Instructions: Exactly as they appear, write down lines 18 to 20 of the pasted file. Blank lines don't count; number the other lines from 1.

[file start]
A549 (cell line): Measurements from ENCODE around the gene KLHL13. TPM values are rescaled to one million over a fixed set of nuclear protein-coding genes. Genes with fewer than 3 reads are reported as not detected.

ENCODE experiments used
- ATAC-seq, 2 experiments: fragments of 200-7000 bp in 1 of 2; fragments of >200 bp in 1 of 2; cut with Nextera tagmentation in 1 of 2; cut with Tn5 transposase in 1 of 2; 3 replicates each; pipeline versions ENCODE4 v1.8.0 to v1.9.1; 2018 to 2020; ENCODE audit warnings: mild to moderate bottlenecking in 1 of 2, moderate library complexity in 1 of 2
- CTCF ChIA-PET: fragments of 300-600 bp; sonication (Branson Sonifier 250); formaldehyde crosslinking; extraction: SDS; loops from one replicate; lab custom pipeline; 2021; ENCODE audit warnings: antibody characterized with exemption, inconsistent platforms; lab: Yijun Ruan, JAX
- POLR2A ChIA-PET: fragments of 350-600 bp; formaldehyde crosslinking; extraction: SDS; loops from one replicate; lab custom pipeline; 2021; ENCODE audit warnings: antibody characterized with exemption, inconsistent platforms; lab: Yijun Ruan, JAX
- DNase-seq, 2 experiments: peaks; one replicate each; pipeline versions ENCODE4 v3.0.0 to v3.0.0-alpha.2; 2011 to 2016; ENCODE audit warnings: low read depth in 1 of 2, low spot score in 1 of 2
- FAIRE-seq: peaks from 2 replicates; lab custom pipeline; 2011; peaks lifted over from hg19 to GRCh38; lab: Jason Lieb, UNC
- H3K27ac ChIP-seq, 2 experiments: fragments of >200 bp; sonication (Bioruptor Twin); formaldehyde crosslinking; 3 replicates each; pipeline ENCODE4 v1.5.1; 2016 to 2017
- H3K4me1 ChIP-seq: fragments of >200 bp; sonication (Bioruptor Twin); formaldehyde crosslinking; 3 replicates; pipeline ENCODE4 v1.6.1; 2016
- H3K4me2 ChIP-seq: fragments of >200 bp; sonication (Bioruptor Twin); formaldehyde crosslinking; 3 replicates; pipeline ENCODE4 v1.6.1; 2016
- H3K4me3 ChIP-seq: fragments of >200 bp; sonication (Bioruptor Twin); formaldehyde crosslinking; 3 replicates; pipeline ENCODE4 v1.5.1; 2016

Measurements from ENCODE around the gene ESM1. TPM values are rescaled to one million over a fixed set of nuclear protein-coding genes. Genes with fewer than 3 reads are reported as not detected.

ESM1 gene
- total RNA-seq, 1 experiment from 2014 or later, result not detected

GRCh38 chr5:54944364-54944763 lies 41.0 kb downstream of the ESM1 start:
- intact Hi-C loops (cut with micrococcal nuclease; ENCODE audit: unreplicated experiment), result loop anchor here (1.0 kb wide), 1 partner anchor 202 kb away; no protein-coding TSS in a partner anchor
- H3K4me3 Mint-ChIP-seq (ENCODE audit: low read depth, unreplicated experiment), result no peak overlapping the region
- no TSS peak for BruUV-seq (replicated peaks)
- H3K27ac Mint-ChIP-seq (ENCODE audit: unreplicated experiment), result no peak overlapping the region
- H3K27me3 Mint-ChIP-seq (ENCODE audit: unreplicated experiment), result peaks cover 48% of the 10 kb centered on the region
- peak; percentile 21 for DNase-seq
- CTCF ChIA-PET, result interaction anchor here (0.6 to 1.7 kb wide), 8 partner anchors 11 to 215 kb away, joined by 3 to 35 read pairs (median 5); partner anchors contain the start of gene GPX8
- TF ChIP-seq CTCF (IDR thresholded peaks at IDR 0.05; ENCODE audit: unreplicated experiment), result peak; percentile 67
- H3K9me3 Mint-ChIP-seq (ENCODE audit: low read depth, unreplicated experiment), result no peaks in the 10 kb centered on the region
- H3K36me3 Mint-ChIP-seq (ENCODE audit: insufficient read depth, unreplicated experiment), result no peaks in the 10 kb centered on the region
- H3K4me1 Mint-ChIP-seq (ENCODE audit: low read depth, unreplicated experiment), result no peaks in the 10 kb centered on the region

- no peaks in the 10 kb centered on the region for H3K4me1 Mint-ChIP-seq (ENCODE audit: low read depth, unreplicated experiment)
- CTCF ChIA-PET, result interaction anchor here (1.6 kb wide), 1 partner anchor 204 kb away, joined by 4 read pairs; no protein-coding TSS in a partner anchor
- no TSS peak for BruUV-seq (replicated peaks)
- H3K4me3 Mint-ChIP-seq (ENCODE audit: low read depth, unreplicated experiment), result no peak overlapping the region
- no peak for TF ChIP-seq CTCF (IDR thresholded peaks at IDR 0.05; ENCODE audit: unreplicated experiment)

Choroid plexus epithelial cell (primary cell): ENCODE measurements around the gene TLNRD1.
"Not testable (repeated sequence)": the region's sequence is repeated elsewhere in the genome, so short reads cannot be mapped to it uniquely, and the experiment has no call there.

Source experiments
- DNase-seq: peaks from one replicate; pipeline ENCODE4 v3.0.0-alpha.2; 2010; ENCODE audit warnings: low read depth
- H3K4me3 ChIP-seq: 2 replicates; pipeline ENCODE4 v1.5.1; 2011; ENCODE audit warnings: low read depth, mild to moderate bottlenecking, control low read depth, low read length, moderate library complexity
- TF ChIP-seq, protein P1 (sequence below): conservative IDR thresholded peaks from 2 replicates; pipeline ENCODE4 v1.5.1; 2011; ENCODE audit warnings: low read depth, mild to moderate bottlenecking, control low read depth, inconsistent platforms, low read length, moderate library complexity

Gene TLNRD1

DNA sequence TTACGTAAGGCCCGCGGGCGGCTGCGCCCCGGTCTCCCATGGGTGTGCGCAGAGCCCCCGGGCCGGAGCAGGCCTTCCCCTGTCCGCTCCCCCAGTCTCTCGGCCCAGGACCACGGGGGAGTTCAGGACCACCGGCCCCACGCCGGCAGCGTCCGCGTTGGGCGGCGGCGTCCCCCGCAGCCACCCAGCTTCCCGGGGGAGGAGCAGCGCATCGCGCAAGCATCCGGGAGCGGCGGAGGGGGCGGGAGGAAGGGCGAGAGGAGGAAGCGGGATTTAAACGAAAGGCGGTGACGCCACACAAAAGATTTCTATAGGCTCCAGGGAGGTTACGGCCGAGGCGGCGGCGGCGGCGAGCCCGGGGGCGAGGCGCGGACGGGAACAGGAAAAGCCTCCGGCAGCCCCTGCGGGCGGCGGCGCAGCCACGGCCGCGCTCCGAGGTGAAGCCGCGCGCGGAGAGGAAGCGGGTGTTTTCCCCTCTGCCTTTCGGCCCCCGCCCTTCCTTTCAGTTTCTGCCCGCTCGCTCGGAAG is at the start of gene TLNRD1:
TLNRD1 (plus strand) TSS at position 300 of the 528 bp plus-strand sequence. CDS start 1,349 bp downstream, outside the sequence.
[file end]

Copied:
- no TSS peak for BruUV-seq (replicated peaks)
- H3K27ac Mint-ChIP-seq (ENCODE audit: unreplicated experiment), result no peak overlapping the region
- H3K27me3 Mint-ChIP-seq (ENCODE audit: unreplicated experiment), result peaks cover 48% of the 10 kb centered on the region